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Researchers have reportedly discovered an incredibly tiny, ancient sea creature that swam the Earth's oceans over 500 million years ago. Two fossil specimens of the tiny worm-like creature, found in China, reveal that the sea creature has a helmet-like shell protecting its head and armoured "cocktail stick-like" spikes sticking out from its sides.

Researchers believe that the new discovery could change the current understanding of Cambrian Period animals. The newly-discovered fossils reveal that the ancient sea creature, which has been named Orthrozanclus elongate, was only about 0.7 inch (20 millimeters) long and 0.1 inch (3 millimeters) wide.

The two specimens were reportedly found in the Cambrian Chengjiang biota – a well-known fossil site in southwest China. The first fossil was found by the study's lead researcher Fangchen Zhao, a paleobiologist at the Chinese Academy of Sciences, in 2015. The second fossil was uncovered by an amateur fossil collector, who then gave it to Zhao in 2016. However, news about the discovery has only been released now after researchers analysed the fossils.

"These fossils are incredibly rare," Martin Smith, one of the study's researchers and an assistant professor in the Department of Earth Sciences at Durham University in England, told Live Science. "Only two specimens have been found, amidst the tens of thousands of other creatures known from the same deposits.

"The creature is like a mythical beast," Smith added.

Researchers found that the sea creature was heavily armoured, covered with rows of scales on its back and had leaf-like overlapping plates protecting its sides. "But most prominent are the cocktail stick-like spines that emerge from its sides like the rays of a sunburst," Smith said. The researcher joked that the spines, which are longer than the entire width of the creature, make the ancient underwater beast look like a cuddly cactus, Live Science reported.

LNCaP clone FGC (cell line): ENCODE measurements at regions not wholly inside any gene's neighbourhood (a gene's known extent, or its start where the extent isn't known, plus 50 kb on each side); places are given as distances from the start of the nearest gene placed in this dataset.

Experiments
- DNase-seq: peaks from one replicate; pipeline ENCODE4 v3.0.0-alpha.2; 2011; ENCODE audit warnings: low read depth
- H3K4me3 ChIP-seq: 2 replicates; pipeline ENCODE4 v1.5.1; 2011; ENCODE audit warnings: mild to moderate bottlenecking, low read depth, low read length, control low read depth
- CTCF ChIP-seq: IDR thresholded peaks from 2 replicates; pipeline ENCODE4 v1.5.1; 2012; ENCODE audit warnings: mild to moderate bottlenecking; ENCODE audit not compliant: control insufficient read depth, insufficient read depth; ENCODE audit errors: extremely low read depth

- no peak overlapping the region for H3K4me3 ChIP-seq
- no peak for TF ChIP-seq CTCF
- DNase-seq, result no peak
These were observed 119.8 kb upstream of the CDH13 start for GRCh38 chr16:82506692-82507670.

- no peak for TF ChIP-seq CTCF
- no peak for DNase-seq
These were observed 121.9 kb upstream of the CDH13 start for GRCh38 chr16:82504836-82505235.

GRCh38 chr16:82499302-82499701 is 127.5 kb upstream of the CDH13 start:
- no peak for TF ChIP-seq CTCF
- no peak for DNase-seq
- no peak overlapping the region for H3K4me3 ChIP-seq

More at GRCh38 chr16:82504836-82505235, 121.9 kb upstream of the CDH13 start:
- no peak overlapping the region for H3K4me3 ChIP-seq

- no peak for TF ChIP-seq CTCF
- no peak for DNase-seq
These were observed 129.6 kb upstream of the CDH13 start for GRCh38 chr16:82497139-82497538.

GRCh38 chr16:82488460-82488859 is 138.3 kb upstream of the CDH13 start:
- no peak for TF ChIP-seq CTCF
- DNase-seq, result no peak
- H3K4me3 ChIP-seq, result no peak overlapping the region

"Odder still, its head is covered by a small shell, almost as if it's wearing a bike helmet," Smith said. "We don't know much about the animal underneath these mineralised plates — whether it had legs or a slug-like foot, [and] whether it had teeth or tentacles."

The new discovery may also provide more insight and information into the lives and appearances of underwater creatures that lived around the same period as the ancient, heavily armoured, tiny creature.

According to Smith, Orthrozanclus elongate's "beautifully preserved armour" may offer clues about the anatomy of the tommotiids – another Cambrian Period animal. Researchers believe that if other Cambrian Period creatures such as tommotiids and brachiopods were similar to Orthrozanclus elongates, then they too could likely have sported extensive armour.

The findings of the study have been published in the journal Scientific Reports.